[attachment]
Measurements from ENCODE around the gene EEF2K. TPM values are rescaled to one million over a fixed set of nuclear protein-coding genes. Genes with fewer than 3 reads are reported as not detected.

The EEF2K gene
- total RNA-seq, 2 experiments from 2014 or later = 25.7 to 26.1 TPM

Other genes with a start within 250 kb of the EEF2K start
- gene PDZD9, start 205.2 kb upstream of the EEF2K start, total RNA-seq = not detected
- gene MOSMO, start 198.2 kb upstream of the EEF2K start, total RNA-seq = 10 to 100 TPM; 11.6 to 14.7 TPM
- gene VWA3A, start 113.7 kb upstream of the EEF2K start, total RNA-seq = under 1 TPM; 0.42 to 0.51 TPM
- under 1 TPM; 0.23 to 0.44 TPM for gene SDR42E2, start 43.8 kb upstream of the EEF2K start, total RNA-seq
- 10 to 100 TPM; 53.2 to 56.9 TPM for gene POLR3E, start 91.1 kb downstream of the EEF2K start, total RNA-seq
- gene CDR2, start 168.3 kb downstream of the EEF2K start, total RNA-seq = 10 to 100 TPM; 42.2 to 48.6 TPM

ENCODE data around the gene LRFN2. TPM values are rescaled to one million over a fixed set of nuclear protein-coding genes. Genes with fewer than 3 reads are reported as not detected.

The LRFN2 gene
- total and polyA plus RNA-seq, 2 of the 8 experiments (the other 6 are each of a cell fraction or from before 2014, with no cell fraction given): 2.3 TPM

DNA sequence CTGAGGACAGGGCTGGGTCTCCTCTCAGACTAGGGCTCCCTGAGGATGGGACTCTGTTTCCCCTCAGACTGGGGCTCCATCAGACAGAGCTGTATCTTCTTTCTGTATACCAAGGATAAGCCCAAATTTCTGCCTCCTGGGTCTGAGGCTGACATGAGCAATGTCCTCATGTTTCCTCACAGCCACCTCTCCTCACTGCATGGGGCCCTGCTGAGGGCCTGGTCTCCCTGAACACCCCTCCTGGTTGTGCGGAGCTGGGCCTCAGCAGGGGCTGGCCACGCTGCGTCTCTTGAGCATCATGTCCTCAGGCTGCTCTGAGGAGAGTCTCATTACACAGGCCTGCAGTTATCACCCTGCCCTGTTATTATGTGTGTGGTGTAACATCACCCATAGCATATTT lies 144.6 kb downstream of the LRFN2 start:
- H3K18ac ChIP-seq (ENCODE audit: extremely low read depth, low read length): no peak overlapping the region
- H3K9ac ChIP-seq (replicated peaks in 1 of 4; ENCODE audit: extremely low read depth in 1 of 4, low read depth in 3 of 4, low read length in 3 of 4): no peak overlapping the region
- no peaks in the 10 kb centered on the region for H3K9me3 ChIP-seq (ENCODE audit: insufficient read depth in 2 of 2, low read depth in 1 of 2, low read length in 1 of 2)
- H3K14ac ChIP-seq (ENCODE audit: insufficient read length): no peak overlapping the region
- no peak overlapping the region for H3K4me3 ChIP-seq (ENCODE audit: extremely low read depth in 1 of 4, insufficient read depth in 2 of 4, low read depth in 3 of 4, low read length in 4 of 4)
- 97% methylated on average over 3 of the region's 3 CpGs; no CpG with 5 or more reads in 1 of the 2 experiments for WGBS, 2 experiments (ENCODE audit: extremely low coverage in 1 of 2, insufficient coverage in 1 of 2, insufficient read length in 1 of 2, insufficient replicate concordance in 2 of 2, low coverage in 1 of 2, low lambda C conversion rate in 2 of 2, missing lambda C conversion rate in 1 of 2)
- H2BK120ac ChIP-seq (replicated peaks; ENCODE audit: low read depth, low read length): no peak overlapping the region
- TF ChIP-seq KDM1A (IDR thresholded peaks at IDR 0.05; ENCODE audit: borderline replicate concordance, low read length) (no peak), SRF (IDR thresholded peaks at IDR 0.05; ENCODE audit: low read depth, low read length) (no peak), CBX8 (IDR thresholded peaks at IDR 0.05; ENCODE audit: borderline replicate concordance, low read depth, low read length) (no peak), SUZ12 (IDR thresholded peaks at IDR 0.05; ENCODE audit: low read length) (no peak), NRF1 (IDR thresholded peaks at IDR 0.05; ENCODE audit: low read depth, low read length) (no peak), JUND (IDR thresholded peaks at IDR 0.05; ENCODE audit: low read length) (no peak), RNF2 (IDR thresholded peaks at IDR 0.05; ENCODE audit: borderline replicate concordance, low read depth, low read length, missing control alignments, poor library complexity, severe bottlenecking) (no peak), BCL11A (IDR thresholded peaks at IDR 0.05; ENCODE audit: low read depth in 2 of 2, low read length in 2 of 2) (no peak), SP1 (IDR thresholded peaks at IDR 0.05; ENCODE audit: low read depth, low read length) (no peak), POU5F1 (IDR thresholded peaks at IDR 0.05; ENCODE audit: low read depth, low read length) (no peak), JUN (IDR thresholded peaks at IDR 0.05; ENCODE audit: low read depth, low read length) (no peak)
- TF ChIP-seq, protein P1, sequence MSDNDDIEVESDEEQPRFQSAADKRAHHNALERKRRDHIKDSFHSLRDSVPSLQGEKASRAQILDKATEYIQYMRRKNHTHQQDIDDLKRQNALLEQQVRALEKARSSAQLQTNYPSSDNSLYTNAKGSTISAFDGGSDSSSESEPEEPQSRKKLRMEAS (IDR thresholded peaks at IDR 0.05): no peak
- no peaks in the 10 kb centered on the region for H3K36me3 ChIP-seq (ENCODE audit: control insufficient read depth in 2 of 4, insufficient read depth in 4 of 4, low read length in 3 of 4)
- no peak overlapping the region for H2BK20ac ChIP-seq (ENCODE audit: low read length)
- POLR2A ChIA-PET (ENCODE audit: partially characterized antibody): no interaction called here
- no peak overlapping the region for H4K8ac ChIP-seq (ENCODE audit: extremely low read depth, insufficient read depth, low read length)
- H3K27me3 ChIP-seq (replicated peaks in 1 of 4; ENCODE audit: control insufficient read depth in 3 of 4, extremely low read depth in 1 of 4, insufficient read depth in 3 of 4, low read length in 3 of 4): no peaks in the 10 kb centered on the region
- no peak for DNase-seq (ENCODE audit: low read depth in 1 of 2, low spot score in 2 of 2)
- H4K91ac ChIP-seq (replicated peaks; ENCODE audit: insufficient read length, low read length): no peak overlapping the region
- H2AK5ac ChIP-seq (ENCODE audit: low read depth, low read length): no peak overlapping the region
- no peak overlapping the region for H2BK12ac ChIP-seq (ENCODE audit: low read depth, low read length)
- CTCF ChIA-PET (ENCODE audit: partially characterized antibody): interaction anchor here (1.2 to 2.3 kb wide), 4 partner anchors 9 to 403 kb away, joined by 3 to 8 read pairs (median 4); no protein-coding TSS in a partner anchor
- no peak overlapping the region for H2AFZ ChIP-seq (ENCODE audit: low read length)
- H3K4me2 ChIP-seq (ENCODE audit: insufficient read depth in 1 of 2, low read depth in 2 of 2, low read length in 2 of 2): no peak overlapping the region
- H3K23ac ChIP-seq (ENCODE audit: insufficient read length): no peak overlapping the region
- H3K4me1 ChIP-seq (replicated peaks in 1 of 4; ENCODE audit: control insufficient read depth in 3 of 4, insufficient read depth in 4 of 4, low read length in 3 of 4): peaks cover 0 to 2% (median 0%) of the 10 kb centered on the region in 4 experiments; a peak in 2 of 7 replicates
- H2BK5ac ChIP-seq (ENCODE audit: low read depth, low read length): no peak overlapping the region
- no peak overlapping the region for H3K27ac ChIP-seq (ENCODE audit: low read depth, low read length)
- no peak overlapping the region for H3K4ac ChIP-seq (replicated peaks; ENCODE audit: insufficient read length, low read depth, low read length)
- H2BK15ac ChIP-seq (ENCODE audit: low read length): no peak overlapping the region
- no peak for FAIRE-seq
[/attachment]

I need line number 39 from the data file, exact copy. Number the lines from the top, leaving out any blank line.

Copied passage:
- no peak overlapping the region for H3K27ac ChIP-seq (ENCODE audit: low read depth, low read length)